There is so much information about what may help to prevent or treat flu? So what are the facts? Let's take a look at immune-boosting foods and supplements?
Yoghurt for Probiotics
A German study found that probiotics (as found in yoghurt with active culture) may shorten a cold episode by almost two days. Many yoghurt products claim being effective for digestive health and may boost immunity. However, not all bacterial strains have the immune-boosting quality. So far, Lactobacillus casei and Lactobacillus reuteri have been scientifically shown to prevent colds, improve immune response, or shorten sick leaves from work. So keep on eating those "friendly" bugs but look for yoghurt products that contain these strains!
Citrus for Vitamin C
Some studies have shown that 1,000 mg of Vitamin C supplements may make a cold milder and shorten it by half a day or that the duration of symptoms in people with upper respiratory tract infections may be reduced. However, this is not a consistent finding. Hence, it is not generally recommended to take a high Vitamin C supplement routinely, but you may try them with the onset of flu. However, try and include lots of Vitamin C-rich foods such as orange, kiwi, strawberries, and guava in your diet on a daily basis.
Mushrooms for Beta-Glucan
Beta-glucans, a type of fibre found in plant foods, have been identified as having the ability to boost immunity, lower LDL cholesterol and regulate blood sugar. However, not all beta-glucans are effective at improving immune response, according to Dr. Roger Clemens, Professor at the University of Southern California's School of Pharmacy. Beta glucans from mushrooms have been shown to enhance macrophage activity, which is critical in warding off infection. Beta glucans found in oats and barley, however, do not appear to be effective. So remember to add some mushrooms in your pasta sauce, soups, stir-fries, or casseroles!
Seafood for Selenium
Most of us think of the good omega 3 fatty acids when we think of seafood, but did you know that seafood is also a rich source of selenium, a potent antioxidant? A small study conducted by researchers from the University of California found that healthy men given a high-selenium diet had a better immune response in improving white blood cells. So include a variety of sustainable seafood choices in your diet.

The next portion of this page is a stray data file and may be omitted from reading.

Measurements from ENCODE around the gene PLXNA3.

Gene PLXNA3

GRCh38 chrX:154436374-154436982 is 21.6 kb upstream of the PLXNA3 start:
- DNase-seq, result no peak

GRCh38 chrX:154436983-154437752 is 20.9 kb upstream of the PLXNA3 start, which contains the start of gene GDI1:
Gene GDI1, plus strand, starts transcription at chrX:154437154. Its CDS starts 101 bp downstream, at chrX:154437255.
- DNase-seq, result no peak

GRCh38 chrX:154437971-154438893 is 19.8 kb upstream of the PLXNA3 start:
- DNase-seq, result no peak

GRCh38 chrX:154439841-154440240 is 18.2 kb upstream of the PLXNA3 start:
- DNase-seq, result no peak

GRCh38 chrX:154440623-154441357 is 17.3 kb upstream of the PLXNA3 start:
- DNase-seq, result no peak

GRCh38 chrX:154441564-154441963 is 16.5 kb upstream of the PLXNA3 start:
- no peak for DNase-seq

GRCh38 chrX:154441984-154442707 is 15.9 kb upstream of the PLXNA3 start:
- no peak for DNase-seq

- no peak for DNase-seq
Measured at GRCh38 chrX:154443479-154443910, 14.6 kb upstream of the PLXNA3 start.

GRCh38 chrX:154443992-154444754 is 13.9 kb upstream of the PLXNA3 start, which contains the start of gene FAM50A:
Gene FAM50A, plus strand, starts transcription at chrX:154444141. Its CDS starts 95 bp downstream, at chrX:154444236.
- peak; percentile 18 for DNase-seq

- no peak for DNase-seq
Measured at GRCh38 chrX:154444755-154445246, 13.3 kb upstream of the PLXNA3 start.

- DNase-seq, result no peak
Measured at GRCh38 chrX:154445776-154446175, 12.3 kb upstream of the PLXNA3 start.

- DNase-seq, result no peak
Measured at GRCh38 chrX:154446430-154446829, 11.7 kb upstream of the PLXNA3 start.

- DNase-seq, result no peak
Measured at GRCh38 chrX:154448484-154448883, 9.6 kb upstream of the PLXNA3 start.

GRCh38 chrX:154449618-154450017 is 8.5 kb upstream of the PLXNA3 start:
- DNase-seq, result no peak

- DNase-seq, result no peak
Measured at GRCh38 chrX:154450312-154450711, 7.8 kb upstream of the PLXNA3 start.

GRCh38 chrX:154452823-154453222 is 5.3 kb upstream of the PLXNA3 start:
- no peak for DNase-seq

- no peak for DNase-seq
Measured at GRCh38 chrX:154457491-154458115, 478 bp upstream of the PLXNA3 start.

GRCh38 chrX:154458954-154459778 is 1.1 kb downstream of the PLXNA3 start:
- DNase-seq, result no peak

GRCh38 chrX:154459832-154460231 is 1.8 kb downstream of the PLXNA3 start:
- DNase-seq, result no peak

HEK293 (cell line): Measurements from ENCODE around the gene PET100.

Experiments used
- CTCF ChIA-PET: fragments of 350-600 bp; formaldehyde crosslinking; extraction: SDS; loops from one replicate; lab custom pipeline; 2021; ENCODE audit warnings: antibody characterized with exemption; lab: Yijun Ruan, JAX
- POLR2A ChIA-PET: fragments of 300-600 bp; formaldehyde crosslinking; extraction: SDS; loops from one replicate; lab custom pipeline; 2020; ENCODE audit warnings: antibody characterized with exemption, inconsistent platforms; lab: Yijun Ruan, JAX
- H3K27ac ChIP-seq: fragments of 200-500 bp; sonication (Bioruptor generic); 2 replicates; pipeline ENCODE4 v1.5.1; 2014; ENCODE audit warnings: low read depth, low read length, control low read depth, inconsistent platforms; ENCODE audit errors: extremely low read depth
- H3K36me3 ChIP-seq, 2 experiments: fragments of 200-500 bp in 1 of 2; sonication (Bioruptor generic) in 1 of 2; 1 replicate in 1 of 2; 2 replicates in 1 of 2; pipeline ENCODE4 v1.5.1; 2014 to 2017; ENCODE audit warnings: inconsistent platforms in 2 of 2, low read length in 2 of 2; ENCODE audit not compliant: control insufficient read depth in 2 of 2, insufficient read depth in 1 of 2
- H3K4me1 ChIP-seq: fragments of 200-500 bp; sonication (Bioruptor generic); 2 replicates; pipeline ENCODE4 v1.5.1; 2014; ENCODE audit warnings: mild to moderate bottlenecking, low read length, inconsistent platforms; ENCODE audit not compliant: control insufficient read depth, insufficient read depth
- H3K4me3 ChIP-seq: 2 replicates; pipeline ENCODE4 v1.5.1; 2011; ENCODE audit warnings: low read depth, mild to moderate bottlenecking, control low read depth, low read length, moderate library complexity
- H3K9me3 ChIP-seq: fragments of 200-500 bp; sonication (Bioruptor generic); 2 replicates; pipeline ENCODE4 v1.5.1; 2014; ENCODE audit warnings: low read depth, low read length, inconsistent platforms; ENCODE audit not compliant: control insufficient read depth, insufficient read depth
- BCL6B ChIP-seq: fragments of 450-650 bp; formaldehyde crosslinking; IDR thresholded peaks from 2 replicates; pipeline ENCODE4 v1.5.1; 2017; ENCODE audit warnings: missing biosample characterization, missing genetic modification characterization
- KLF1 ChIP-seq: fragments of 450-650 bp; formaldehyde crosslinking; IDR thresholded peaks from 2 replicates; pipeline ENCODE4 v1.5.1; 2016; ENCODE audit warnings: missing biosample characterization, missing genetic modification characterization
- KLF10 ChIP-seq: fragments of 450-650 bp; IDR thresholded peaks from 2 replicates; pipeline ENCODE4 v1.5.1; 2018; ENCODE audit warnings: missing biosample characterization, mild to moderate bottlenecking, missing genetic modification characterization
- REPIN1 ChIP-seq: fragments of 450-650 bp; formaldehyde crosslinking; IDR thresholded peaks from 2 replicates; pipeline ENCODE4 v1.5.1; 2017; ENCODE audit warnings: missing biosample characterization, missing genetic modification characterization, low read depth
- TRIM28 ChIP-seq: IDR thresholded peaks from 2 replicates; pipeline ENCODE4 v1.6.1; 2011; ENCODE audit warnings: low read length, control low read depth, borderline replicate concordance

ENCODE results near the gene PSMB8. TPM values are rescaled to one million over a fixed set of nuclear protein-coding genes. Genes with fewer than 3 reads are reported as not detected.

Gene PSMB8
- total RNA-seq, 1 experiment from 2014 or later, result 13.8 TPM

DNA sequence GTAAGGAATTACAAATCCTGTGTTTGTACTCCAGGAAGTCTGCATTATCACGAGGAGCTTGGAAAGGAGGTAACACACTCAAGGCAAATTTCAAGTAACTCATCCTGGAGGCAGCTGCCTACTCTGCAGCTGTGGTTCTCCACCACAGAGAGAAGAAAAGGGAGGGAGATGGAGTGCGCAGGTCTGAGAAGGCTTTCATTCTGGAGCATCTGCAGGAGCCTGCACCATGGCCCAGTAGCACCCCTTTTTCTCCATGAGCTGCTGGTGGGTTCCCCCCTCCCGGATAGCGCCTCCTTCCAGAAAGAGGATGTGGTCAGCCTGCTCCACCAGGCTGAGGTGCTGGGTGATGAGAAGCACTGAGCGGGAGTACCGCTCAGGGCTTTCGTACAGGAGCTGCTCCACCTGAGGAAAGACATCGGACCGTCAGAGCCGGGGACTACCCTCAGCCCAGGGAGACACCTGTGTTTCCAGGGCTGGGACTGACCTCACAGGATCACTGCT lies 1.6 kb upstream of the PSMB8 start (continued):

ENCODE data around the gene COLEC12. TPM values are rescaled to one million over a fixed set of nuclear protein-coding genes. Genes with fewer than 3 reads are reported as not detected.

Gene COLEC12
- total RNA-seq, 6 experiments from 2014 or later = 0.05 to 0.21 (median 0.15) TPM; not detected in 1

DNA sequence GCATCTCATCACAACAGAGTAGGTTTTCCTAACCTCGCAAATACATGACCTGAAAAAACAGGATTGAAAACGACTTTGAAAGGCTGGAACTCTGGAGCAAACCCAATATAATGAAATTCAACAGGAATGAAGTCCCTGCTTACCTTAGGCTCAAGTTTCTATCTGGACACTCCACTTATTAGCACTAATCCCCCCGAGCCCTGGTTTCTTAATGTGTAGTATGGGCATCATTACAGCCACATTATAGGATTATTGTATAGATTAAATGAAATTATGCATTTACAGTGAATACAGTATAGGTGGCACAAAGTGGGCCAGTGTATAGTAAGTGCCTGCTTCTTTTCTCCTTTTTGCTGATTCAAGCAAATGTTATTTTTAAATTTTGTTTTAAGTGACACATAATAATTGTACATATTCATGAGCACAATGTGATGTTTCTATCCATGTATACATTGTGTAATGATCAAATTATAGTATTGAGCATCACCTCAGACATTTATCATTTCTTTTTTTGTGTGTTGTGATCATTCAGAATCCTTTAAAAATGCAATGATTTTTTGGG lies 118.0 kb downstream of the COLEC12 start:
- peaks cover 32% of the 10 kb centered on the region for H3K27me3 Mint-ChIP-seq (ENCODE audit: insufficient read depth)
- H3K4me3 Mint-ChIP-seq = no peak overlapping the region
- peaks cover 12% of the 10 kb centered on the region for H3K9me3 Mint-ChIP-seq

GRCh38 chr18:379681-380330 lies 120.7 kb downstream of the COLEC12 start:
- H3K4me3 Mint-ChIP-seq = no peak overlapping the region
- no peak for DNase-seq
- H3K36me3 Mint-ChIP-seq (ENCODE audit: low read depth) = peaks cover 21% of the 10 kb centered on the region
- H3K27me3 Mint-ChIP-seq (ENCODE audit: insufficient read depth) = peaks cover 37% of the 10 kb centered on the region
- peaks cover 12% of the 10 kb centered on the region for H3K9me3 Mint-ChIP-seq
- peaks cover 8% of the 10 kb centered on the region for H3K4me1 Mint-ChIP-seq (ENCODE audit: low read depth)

Green Tea for Catechins
A study published in 2007 showed that participants taking green tea extracts have improved immune response by secreting more virus-fighting interferon. Dr. Susan Percival, one of the researchers in this study, said that drinking at least 6 cups of tea will achieve the same health benefits. "Green tea is a better immune modulator as it contains higher levels of catechins, but black tea still has benefits," added Dr. Percival, Professor at the University of Florida. Drinking 6 cups of tea may seem like a lot, but adding 2 to 3 cups of this kilojoule-free beverage to your day is not that hard to achieve.
Nuts for Vitamin E
Similar to seafood, most people think of omega 3 fatty acids as nuts' major beneficial nutrients. Nuts are also known for rich levels of Vitamin E, a fat-soluble vitamin. Researchers from Tufts University found that a daily Vitamin E supplement of 200 IU may help prevent colds among the elderly living in nursing homes. So enjoy some unsalted crunchy nuts and other Vitamin E-rich foods such as whole grain cereals.
This sunshine vitamin continues to surprise us. A 2007 study found that subjects taking daily Vitamin D supplements were 3 times less likely to report cold and flu symptoms. A higher dose (2000 IU/day), given during the last year of the study, resulted in virtually no reports of cold or flu symptoms. Studies suggested that Vitamin D deficiency is a highly prevalent condition, present in approximately 30% to 50% of the general population. Some people may have low levels of Vitamin D - especially those who wear sunscreen all the time or stay indoors often. In addition to the reported immune-boosting properties, vitamin D aids calcium absorption and demonstrates a strong association with lowered cancer risk. Foods that contain Vitamin D, include milk, fatty fish, egg yolks, and fortified food products like yoghurt and breakfast cereals.